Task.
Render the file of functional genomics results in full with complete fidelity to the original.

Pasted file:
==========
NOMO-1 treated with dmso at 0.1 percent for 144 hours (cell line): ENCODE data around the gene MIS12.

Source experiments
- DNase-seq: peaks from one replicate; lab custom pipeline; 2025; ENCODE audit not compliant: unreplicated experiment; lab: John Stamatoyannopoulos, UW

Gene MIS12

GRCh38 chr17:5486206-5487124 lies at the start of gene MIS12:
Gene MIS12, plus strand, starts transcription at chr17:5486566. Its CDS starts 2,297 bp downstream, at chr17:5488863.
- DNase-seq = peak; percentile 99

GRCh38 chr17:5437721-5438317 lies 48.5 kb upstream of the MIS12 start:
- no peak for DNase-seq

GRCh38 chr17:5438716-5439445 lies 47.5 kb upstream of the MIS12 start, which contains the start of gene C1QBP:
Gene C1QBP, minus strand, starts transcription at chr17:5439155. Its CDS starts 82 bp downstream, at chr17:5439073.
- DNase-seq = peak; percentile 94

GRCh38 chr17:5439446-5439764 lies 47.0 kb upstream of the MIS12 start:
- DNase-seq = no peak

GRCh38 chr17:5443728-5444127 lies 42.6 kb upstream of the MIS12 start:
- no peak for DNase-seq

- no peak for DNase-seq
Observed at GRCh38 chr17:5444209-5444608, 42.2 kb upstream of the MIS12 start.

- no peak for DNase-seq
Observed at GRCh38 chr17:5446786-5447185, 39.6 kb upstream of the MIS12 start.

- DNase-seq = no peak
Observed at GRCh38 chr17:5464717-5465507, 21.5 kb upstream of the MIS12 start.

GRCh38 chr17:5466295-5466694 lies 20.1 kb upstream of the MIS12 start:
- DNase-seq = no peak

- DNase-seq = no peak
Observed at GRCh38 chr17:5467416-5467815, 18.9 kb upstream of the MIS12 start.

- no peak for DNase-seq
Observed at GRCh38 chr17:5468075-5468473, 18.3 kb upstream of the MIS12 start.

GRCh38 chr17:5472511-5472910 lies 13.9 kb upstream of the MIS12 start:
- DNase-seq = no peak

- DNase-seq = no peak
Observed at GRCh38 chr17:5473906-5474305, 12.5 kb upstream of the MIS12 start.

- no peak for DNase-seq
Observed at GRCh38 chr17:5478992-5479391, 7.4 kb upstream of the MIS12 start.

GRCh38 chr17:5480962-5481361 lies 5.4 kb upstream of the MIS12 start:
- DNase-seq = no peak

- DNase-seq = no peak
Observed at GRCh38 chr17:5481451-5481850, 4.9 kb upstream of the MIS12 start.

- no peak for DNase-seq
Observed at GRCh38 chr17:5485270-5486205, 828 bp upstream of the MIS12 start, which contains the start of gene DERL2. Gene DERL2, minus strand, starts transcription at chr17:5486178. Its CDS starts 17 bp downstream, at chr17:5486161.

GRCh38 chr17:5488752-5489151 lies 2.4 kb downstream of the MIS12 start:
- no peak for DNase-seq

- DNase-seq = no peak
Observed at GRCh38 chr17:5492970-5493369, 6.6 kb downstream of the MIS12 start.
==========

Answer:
NOMO-1 treated with dmso at 0.1 percent for 144 hours (cell line): ENCODE data around the gene MIS12.

Source experiments
- DNase-seq: peaks from one replicate; lab custom pipeline; 2025; ENCODE audit not compliant: unreplicated experiment; lab: John Stamatoyannopoulos, UW

Gene MIS12

GRCh38 chr17:5486206-5487124 lies at the start of gene MIS12:
Gene MIS12, plus strand, starts transcription at chr17:5486566. Its CDS starts 2,297 bp downstream, at chr17:5488863.
- DNase-seq = peak; percentile 99

GRCh38 chr17:5437721-5438317 lies 48.5 kb upstream of the MIS12 start:
- no peak for DNase-seq

GRCh38 chr17:5438716-5439445 lies 47.5 kb upstream of the MIS12 start, which contains the start of gene C1QBP:
Gene C1QBP, minus strand, starts transcription at chr17:5439155. Its CDS starts 82 bp downstream, at chr17:5439073.
- DNase-seq = peak; percentile 94

GRCh38 chr17:5439446-5439764 lies 47.0 kb upstream of the MIS12 start:
- DNase-seq = no peak

GRCh38 chr17:5443728-5444127 lies 42.6 kb upstream of the MIS12 start:
- no peak for DNase-seq

- no peak for DNase-seq
Observed at GRCh38 chr17:5444209-5444608, 42.2 kb upstream of the MIS12 start.

- no peak for DNase-seq
Observed at GRCh38 chr17:5446786-5447185, 39.6 kb upstream of the MIS12 start.

- DNase-seq = no peak
Observed at GRCh38 chr17:5464717-5465507, 21.5 kb upstream of the MIS12 start.

GRCh38 chr17:5466295-5466694 lies 20.1 kb upstream of the MIS12 start:
- DNase-seq = no peak

- DNase-seq = no peak
Observed at GRCh38 chr17:5467416-5467815, 18.9 kb upstream of the MIS12 start.

- no peak for DNase-seq
Observed at GRCh38 chr17:5468075-5468473, 18.3 kb upstream of the MIS12 start.

GRCh38 chr17:5472511-5472910 lies 13.9 kb upstream of the MIS12 start:
- DNase-seq = no peak

- DNase-seq = no peak
Observed at GRCh38 chr17:5473906-5474305, 12.5 kb upstream of the MIS12 start.

- no peak for DNase-seq
Observed at GRCh38 chr17:5478992-5479391, 7.4 kb upstream of the MIS12 start.

GRCh38 chr17:5480962-5481361 lies 5.4 kb upstream of the MIS12 start:
- DNase-seq = no peak

- DNase-seq = no peak
Observed at GRCh38 chr17:5481451-5481850, 4.9 kb upstream of the MIS12 start.

- no peak for DNase-seq
Observed at GRCh38 chr17:5485270-5486205, 828 bp upstream of the MIS12 start, which contains the start of gene DERL2. Gene DERL2, minus strand, starts transcription at chr17:5486178. Its CDS starts 17 bp downstream, at chr17:5486161.

GRCh38 chr17:5488752-5489151 lies 2.4 kb downstream of the MIS12 start:
- no peak for DNase-seq

- DNase-seq = no peak
Observed at GRCh38 chr17:5492970-5493369, 6.6 kb downstream of the MIS12 start.